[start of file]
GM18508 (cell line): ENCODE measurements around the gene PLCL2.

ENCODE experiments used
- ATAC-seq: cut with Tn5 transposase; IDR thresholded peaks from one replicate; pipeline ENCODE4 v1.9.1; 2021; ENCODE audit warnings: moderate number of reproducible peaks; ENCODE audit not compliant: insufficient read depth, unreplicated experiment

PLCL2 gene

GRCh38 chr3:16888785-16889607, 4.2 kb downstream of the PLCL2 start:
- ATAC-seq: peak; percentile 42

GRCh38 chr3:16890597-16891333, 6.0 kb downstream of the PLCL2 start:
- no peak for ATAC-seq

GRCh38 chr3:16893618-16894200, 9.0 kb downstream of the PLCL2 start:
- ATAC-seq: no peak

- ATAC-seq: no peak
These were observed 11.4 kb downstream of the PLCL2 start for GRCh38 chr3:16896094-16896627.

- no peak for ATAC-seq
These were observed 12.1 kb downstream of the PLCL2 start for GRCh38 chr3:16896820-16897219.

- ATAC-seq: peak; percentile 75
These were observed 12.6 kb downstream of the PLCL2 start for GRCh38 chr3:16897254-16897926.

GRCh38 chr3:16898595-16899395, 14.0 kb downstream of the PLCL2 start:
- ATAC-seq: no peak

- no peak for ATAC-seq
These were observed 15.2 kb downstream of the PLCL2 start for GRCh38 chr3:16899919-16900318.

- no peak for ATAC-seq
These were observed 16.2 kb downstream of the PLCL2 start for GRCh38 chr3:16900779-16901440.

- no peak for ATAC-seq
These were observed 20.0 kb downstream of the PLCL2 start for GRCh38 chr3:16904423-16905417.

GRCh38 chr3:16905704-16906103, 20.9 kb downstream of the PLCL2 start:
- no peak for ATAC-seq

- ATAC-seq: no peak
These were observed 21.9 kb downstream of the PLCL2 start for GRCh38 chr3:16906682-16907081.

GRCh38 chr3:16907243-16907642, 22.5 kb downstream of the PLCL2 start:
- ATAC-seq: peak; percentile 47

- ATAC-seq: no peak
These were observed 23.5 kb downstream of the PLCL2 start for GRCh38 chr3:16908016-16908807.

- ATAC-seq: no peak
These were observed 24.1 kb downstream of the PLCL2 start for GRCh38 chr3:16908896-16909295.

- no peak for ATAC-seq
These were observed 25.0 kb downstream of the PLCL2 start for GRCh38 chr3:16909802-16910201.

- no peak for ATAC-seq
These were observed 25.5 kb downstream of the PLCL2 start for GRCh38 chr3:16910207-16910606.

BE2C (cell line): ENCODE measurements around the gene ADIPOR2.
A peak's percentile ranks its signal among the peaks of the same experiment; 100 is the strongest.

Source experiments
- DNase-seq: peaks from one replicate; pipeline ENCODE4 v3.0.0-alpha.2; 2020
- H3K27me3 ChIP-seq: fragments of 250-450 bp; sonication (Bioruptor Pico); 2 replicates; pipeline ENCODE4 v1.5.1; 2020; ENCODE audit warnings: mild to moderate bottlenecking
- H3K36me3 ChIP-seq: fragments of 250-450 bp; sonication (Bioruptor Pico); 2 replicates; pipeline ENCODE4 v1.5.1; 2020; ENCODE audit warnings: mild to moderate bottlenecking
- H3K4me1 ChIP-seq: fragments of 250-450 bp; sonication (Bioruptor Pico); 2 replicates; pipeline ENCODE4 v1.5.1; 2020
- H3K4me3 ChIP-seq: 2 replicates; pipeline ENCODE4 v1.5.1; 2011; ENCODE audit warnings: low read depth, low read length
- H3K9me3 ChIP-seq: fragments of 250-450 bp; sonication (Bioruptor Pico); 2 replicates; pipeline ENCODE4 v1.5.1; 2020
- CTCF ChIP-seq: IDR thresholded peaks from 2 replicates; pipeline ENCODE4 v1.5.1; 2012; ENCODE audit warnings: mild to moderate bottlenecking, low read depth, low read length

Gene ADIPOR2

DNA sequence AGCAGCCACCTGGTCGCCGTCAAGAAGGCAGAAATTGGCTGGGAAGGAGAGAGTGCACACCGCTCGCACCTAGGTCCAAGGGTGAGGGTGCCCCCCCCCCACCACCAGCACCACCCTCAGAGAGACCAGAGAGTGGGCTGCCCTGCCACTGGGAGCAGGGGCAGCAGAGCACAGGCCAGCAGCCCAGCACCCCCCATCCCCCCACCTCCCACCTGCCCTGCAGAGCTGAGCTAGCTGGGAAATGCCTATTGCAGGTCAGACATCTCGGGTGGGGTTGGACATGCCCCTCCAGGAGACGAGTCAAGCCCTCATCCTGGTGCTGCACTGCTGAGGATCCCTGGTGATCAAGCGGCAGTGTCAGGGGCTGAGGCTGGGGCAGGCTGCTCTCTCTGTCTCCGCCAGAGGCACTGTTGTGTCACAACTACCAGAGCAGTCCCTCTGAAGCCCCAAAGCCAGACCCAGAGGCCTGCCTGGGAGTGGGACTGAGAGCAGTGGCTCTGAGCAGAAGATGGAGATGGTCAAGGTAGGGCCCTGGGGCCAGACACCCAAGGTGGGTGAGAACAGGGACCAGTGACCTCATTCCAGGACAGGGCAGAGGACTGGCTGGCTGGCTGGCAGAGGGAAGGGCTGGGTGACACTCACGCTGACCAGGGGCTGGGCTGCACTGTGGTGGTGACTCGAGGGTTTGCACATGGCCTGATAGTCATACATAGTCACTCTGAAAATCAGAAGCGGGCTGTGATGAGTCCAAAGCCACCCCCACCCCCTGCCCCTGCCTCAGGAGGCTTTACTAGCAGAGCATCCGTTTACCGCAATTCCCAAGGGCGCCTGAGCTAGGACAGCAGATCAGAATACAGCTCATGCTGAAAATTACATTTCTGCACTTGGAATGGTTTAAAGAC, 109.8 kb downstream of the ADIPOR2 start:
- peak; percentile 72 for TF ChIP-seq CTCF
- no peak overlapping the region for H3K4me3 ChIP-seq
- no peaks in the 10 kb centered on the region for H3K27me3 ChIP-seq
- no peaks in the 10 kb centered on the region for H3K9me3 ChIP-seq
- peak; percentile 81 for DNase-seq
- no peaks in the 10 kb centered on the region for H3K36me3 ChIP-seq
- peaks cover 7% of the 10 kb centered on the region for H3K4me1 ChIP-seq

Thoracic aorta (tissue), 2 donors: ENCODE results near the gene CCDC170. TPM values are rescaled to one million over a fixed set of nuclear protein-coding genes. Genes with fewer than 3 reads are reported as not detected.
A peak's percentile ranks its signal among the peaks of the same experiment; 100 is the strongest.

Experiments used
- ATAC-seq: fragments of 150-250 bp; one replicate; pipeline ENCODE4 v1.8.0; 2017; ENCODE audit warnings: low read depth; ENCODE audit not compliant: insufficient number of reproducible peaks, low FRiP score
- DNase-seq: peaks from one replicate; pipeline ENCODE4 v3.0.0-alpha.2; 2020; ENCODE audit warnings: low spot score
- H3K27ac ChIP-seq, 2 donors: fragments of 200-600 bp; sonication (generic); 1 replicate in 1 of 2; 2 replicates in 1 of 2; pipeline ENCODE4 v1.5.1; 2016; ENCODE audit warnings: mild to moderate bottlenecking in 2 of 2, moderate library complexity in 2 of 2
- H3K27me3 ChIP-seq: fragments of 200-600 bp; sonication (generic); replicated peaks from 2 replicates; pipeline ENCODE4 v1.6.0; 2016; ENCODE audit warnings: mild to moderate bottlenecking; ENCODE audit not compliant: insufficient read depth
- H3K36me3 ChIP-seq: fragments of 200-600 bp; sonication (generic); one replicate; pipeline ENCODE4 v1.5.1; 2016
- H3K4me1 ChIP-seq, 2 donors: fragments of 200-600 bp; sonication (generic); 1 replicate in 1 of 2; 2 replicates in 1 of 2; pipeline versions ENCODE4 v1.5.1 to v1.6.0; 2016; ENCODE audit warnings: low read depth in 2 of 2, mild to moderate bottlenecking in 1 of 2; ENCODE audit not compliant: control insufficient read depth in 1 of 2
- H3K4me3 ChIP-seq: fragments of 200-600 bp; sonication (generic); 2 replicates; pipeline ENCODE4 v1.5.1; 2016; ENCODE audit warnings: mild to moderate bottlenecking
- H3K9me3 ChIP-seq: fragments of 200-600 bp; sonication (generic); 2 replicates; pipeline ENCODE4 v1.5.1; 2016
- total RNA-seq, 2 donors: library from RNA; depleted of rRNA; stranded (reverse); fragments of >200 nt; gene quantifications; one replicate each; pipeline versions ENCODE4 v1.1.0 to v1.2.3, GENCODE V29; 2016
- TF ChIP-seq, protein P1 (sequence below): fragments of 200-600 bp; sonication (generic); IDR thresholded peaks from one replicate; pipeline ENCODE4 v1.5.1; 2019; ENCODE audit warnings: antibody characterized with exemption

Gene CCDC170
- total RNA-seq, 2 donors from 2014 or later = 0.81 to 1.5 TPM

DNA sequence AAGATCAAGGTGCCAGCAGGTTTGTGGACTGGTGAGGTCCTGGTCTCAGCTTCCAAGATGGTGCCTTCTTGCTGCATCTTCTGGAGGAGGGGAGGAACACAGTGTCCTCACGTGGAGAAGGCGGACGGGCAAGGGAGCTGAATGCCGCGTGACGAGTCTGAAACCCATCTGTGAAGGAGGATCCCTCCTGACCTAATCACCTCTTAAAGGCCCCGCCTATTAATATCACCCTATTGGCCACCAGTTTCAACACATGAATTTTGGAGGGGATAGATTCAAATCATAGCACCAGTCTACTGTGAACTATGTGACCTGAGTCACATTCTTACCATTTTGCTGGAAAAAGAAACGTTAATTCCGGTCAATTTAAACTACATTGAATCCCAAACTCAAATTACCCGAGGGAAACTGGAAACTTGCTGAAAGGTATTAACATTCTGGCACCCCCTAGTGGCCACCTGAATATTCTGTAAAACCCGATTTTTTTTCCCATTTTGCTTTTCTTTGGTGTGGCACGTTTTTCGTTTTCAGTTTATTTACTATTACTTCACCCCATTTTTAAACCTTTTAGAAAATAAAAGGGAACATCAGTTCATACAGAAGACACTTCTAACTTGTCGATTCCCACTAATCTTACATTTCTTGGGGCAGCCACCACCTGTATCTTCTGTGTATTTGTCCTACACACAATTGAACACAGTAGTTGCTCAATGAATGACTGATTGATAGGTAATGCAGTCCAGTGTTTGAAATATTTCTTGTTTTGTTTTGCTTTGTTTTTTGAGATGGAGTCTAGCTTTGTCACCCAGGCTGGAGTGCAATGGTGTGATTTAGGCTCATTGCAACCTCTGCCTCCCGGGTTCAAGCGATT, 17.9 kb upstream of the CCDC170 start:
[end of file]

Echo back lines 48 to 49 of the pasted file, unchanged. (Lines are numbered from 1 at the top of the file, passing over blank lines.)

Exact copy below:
- CTCF ChIP-seq: IDR thresholded peaks from 2 replicates; pipeline ENCODE4 v1.5.1; 2012; ENCODE audit warnings: mild to moderate bottlenecking, low read depth, low read length

Gene ADIPOR2